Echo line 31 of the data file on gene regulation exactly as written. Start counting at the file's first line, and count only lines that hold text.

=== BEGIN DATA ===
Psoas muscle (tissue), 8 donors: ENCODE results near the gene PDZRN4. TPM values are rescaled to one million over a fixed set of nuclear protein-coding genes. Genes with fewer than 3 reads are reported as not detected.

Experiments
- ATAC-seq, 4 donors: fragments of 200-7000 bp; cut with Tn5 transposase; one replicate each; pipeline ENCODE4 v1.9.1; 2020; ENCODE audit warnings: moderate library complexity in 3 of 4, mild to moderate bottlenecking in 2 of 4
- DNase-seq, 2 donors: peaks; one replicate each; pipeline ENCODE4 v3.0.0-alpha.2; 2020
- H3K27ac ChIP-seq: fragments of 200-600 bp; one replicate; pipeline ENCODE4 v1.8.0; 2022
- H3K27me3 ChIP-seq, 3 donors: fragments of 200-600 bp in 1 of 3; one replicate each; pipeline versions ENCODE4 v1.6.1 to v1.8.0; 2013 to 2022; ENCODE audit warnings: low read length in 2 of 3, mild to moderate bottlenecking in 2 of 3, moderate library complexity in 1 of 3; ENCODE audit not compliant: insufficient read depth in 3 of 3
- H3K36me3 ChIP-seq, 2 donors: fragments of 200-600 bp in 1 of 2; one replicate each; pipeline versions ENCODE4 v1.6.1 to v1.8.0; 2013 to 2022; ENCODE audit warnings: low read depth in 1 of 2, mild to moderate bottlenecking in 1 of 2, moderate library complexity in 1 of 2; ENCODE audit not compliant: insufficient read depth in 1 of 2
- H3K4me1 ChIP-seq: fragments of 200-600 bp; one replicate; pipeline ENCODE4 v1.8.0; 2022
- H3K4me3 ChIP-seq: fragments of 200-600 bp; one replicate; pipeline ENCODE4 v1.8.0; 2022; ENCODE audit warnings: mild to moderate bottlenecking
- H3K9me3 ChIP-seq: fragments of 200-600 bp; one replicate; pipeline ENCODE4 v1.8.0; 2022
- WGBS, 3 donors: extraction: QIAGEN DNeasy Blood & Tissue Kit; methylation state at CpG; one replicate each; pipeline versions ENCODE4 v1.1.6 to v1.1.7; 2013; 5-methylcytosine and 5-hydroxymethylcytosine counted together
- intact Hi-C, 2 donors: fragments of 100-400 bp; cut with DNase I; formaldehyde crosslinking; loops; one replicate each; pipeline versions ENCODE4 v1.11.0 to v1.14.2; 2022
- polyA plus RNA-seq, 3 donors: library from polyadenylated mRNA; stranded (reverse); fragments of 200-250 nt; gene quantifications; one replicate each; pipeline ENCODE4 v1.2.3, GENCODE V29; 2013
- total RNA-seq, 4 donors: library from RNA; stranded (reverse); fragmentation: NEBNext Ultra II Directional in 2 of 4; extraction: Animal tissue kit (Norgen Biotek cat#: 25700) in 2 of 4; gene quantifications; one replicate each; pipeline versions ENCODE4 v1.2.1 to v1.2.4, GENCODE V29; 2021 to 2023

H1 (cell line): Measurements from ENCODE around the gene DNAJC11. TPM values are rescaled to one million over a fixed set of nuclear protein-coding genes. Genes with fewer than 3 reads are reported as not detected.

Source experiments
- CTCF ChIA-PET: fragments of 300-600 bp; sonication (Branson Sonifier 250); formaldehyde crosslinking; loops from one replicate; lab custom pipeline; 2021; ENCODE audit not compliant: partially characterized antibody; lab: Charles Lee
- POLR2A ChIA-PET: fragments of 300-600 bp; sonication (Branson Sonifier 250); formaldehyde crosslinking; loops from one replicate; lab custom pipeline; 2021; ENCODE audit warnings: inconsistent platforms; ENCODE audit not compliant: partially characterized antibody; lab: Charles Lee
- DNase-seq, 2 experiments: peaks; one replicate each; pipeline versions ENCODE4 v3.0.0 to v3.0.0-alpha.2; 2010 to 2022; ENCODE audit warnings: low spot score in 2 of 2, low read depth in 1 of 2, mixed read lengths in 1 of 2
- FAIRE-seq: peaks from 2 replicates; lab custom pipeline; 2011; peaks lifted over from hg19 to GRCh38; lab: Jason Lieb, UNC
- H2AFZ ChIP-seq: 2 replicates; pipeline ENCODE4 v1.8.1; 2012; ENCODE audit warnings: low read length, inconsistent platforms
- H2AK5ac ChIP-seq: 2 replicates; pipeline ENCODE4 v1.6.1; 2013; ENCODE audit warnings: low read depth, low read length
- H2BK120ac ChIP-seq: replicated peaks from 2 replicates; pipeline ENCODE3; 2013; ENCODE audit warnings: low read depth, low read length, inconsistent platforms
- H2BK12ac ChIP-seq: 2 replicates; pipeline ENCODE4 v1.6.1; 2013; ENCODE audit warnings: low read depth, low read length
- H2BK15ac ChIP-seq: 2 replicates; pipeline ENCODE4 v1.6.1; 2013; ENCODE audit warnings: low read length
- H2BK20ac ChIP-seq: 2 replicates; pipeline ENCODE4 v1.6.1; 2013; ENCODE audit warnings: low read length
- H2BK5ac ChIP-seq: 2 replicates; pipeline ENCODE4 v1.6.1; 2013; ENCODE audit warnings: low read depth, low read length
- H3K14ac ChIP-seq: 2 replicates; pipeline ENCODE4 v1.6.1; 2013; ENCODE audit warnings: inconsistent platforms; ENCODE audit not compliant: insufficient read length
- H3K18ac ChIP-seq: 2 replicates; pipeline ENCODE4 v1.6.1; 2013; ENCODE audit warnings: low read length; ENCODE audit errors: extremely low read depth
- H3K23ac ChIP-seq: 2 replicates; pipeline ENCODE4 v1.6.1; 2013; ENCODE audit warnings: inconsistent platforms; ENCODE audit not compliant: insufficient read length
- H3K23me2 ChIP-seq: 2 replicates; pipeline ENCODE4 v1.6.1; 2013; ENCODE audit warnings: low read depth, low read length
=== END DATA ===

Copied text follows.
- H3K23me2 ChIP-seq: 2 replicates; pipeline ENCODE4 v1.6.1; 2013; ENCODE audit warnings: low read depth, low read length